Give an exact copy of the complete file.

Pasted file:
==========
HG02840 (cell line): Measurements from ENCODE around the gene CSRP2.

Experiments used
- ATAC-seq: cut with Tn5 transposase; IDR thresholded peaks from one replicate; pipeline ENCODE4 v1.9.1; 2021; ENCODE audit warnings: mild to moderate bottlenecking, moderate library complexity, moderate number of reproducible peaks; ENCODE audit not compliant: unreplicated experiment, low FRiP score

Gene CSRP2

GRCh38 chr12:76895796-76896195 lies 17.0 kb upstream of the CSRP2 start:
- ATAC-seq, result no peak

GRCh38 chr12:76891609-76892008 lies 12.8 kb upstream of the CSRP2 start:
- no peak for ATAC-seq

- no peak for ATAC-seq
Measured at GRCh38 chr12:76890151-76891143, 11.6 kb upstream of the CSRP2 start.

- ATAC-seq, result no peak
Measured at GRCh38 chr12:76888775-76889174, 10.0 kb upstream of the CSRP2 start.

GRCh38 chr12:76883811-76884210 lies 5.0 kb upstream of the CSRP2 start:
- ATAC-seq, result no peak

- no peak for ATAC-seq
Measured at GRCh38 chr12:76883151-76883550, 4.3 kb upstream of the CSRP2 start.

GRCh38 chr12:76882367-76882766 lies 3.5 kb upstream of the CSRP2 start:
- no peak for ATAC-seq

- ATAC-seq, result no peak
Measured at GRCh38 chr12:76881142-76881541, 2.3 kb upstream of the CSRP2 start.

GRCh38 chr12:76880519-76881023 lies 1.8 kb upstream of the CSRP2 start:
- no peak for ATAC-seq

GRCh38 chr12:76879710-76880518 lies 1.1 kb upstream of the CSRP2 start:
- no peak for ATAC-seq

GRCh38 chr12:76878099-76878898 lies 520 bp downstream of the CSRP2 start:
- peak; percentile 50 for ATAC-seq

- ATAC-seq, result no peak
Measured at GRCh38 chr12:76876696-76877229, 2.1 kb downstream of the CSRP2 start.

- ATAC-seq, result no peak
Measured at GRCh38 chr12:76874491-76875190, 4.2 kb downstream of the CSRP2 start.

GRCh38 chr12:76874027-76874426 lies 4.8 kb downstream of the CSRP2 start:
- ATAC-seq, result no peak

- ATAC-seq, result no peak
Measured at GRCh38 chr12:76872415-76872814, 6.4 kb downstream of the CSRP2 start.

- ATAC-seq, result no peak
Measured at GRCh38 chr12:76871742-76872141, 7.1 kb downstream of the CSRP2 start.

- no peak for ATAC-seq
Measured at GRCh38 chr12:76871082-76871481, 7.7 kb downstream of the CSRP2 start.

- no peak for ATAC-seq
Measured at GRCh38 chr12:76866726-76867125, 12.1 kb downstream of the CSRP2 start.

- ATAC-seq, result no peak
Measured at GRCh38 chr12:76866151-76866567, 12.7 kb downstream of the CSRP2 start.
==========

HG02840 (cell line): Measurements from ENCODE around the gene CSRP2.

Experiments used
- ATAC-seq: cut with Tn5 transposase; IDR thresholded peaks from one replicate; pipeline ENCODE4 v1.9.1; 2021; ENCODE audit warnings: mild to moderate bottlenecking, moderate library complexity, moderate number of reproducible peaks; ENCODE audit not compliant: unreplicated experiment, low FRiP score

Gene CSRP2

GRCh38 chr12:76895796-76896195 lies 17.0 kb upstream of the CSRP2 start:
- ATAC-seq, result no peak

GRCh38 chr12:76891609-76892008 lies 12.8 kb upstream of the CSRP2 start:
- no peak for ATAC-seq

- no peak for ATAC-seq
Measured at GRCh38 chr12:76890151-76891143, 11.6 kb upstream of the CSRP2 start.

- ATAC-seq, result no peak
Measured at GRCh38 chr12:76888775-76889174, 10.0 kb upstream of the CSRP2 start.

GRCh38 chr12:76883811-76884210 lies 5.0 kb upstream of the CSRP2 start:
- ATAC-seq, result no peak

- no peak for ATAC-seq
Measured at GRCh38 chr12:76883151-76883550, 4.3 kb upstream of the CSRP2 start.

GRCh38 chr12:76882367-76882766 lies 3.5 kb upstream of the CSRP2 start:
- no peak for ATAC-seq

- ATAC-seq, result no peak
Measured at GRCh38 chr12:76881142-76881541, 2.3 kb upstream of the CSRP2 start.

GRCh38 chr12:76880519-76881023 lies 1.8 kb upstream of the CSRP2 start:
- no peak for ATAC-seq

GRCh38 chr12:76879710-76880518 lies 1.1 kb upstream of the CSRP2 start:
- no peak for ATAC-seq

GRCh38 chr12:76878099-76878898 lies 520 bp downstream of the CSRP2 start:
- peak; percentile 50 for ATAC-seq

- ATAC-seq, result no peak
Measured at GRCh38 chr12:76876696-76877229, 2.1 kb downstream of the CSRP2 start.

- ATAC-seq, result no peak
Measured at GRCh38 chr12:76874491-76875190, 4.2 kb downstream of the CSRP2 start.

GRCh38 chr12:76874027-76874426 lies 4.8 kb downstream of the CSRP2 start:
- ATAC-seq, result no peak

- ATAC-seq, result no peak
Measured at GRCh38 chr12:76872415-76872814, 6.4 kb downstream of the CSRP2 start.

- ATAC-seq, result no peak
Measured at GRCh38 chr12:76871742-76872141, 7.1 kb downstream of the CSRP2 start.

- no peak for ATAC-seq
Measured at GRCh38 chr12:76871082-76871481, 7.7 kb downstream of the CSRP2 start.

- no peak for ATAC-seq
Measured at GRCh38 chr12:76866726-76867125, 12.1 kb downstream of the CSRP2 start.

- ATAC-seq, result no peak
Measured at GRCh38 chr12:76866151-76866567, 12.7 kb downstream of the CSRP2 start.